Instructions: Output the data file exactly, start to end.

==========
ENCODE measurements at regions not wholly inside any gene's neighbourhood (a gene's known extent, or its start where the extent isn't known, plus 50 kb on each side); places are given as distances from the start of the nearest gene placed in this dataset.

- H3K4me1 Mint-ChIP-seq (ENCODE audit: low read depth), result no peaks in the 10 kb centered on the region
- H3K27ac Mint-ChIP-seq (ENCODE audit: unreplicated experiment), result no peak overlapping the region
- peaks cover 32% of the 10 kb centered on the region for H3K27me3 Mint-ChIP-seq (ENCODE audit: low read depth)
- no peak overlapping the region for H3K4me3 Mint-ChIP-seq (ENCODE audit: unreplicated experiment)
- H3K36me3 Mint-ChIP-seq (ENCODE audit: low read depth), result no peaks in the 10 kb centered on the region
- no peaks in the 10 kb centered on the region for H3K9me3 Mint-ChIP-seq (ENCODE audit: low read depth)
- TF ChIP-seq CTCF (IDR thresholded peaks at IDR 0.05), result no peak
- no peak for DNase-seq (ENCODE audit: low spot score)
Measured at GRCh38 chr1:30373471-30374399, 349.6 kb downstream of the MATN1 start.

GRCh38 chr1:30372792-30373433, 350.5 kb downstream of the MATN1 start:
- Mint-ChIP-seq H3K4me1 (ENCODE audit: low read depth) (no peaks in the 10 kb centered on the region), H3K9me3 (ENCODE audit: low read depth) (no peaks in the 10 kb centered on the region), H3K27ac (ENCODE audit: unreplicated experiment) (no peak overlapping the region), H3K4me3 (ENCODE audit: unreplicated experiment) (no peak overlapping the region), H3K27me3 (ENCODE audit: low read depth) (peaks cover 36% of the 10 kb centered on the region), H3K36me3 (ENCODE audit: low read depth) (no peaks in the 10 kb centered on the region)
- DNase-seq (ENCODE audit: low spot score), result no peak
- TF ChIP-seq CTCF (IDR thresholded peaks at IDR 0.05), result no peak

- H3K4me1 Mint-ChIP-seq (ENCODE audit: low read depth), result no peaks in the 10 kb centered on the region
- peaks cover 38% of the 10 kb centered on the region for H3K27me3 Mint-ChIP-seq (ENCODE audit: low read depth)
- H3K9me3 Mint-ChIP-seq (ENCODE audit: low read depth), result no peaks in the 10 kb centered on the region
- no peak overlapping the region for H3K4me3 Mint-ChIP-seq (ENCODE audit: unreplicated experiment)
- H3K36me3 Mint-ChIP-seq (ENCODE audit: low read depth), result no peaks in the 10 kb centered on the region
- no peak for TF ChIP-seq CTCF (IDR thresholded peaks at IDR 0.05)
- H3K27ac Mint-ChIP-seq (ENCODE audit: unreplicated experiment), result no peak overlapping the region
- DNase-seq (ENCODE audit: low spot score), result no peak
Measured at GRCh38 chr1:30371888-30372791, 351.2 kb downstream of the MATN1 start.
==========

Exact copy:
ENCODE measurements at regions not wholly inside any gene's neighbourhood (a gene's known extent, or its start where the extent isn't known, plus 50 kb on each side); places are given as distances from the start of the nearest gene placed in this dataset.

- H3K4me1 Mint-ChIP-seq (ENCODE audit: low read depth), result no peaks in the 10 kb centered on the region
- H3K27ac Mint-ChIP-seq (ENCODE audit: unreplicated experiment), result no peak overlapping the region
- peaks cover 32% of the 10 kb centered on the region for H3K27me3 Mint-ChIP-seq (ENCODE audit: low read depth)
- no peak overlapping the region for H3K4me3 Mint-ChIP-seq (ENCODE audit: unreplicated experiment)
- H3K36me3 Mint-ChIP-seq (ENCODE audit: low read depth), result no peaks in the 10 kb centered on the region
- no peaks in the 10 kb centered on the region for H3K9me3 Mint-ChIP-seq (ENCODE audit: low read depth)
- TF ChIP-seq CTCF (IDR thresholded peaks at IDR 0.05), result no peak
- no peak for DNase-seq (ENCODE audit: low spot score)
Measured at GRCh38 chr1:30373471-30374399, 349.6 kb downstream of the MATN1 start.

GRCh38 chr1:30372792-30373433, 350.5 kb downstream of the MATN1 start:
- Mint-ChIP-seq H3K4me1 (ENCODE audit: low read depth) (no peaks in the 10 kb centered on the region), H3K9me3 (ENCODE audit: low read depth) (no peaks in the 10 kb centered on the region), H3K27ac (ENCODE audit: unreplicated experiment) (no peak overlapping the region), H3K4me3 (ENCODE audit: unreplicated experiment) (no peak overlapping the region), H3K27me3 (ENCODE audit: low read depth) (peaks cover 36% of the 10 kb centered on the region), H3K36me3 (ENCODE audit: low read depth) (no peaks in the 10 kb centered on the region)
- DNase-seq (ENCODE audit: low spot score), result no peak
- TF ChIP-seq CTCF (IDR thresholded peaks at IDR 0.05), result no peak

- H3K4me1 Mint-ChIP-seq (ENCODE audit: low read depth), result no peaks in the 10 kb centered on the region
- peaks cover 38% of the 10 kb centered on the region for H3K27me3 Mint-ChIP-seq (ENCODE audit: low read depth)
- H3K9me3 Mint-ChIP-seq (ENCODE audit: low read depth), result no peaks in the 10 kb centered on the region
- no peak overlapping the region for H3K4me3 Mint-ChIP-seq (ENCODE audit: unreplicated experiment)
- H3K36me3 Mint-ChIP-seq (ENCODE audit: low read depth), result no peaks in the 10 kb centered on the region
- no peak for TF ChIP-seq CTCF (IDR thresholded peaks at IDR 0.05)
- H3K27ac Mint-ChIP-seq (ENCODE audit: unreplicated experiment), result no peak overlapping the region
- DNase-seq (ENCODE audit: low spot score), result no peak
Measured at GRCh38 chr1:30371888-30372791, 351.2 kb downstream of the MATN1 start.